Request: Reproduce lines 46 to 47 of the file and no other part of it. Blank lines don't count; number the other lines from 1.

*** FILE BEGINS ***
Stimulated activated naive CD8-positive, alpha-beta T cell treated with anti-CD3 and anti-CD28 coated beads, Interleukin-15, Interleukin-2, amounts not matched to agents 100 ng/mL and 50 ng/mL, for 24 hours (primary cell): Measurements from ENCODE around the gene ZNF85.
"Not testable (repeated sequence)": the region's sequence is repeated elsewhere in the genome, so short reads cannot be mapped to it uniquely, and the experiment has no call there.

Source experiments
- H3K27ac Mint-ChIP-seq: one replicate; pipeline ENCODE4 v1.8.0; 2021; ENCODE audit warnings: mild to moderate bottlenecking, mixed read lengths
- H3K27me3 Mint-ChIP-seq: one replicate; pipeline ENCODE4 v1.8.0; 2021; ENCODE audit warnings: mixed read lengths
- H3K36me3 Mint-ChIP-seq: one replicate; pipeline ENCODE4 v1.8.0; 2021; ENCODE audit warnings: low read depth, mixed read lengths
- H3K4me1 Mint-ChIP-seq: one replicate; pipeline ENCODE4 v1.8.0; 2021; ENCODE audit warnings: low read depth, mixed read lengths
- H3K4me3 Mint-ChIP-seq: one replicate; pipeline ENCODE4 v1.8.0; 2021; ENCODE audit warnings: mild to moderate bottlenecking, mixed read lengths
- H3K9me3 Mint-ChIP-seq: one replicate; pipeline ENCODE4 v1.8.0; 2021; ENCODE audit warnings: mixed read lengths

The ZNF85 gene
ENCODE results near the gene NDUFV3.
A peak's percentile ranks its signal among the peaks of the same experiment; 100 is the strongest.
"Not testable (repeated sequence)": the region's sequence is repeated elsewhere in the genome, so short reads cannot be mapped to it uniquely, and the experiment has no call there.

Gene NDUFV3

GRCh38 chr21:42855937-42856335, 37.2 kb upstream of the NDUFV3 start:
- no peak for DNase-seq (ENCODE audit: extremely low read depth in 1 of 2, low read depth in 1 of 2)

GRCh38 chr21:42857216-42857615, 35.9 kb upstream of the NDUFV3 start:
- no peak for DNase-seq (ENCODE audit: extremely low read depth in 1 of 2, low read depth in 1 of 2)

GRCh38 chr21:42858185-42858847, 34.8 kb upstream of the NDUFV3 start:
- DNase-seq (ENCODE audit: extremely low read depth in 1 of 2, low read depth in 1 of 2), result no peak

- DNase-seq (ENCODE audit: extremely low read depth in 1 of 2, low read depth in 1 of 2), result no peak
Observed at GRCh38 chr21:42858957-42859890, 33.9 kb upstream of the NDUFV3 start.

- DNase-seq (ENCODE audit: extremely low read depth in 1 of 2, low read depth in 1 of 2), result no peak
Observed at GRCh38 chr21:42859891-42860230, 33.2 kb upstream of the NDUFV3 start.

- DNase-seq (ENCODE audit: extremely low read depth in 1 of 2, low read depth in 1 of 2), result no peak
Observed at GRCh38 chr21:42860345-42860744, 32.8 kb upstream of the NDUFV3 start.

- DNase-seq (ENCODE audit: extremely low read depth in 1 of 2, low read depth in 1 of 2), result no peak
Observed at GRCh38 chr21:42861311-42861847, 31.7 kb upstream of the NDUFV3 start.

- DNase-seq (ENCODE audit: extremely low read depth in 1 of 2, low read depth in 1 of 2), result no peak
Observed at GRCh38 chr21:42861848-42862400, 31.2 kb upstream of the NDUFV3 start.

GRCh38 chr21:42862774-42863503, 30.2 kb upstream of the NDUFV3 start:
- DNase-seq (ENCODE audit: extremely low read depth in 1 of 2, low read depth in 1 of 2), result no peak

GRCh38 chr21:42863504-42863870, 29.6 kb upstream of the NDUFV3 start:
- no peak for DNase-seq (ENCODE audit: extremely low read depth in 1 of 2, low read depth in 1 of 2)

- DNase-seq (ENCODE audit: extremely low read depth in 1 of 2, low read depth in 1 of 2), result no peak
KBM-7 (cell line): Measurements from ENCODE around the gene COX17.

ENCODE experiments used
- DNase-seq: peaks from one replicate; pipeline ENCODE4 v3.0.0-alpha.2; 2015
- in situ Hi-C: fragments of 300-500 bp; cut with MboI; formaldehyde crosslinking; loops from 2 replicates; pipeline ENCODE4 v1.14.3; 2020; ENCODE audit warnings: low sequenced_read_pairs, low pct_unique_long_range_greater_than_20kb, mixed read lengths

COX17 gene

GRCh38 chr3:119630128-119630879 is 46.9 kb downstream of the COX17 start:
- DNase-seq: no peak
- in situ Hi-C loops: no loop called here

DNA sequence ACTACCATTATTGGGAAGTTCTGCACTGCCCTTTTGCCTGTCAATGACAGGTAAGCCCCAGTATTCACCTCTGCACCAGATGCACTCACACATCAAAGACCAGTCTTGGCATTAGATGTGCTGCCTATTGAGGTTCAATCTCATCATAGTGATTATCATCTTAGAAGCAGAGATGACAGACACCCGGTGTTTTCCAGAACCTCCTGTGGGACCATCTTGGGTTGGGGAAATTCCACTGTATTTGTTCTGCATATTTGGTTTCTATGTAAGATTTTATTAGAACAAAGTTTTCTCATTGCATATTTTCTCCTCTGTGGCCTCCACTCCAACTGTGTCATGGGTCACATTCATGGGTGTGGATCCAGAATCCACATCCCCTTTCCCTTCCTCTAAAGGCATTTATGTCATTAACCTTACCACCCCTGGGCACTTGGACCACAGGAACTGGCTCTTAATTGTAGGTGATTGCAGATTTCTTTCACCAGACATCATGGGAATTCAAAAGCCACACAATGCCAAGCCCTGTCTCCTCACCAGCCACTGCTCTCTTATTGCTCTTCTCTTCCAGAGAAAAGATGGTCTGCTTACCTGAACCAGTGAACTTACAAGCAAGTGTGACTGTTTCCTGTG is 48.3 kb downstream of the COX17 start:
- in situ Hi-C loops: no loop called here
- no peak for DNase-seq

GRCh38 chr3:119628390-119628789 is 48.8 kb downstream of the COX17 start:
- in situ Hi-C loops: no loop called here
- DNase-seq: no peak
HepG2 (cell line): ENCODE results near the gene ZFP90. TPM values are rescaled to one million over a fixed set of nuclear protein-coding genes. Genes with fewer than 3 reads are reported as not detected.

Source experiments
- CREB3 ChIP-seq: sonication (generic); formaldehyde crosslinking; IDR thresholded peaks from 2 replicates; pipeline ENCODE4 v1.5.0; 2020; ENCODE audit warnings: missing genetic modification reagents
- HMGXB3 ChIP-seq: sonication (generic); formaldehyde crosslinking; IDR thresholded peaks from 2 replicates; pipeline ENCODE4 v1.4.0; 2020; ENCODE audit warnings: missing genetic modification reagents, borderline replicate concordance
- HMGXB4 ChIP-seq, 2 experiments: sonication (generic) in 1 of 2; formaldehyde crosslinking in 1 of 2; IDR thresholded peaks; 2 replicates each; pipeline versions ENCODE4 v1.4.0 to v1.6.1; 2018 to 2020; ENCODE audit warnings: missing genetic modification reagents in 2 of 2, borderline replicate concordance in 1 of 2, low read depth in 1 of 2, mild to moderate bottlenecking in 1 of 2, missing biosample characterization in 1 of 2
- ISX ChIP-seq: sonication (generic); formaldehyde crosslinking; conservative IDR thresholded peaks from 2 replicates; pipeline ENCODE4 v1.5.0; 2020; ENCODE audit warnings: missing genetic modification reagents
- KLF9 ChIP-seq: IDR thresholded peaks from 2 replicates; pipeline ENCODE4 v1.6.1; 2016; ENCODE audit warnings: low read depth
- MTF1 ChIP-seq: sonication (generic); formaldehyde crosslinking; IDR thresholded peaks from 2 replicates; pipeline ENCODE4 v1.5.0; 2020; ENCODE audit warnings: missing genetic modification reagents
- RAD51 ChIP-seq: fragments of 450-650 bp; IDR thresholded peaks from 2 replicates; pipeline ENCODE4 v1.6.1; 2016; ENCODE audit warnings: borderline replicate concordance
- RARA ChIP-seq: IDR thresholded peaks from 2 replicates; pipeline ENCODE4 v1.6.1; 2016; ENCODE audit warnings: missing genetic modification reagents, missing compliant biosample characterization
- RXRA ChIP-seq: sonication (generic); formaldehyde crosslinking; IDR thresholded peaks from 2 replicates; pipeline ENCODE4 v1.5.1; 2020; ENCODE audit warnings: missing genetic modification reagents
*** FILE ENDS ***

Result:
- no peak for DNase-seq

GRCh38 chr3:119628390-119628789 is 48.8 kb downstream of the COX17 start: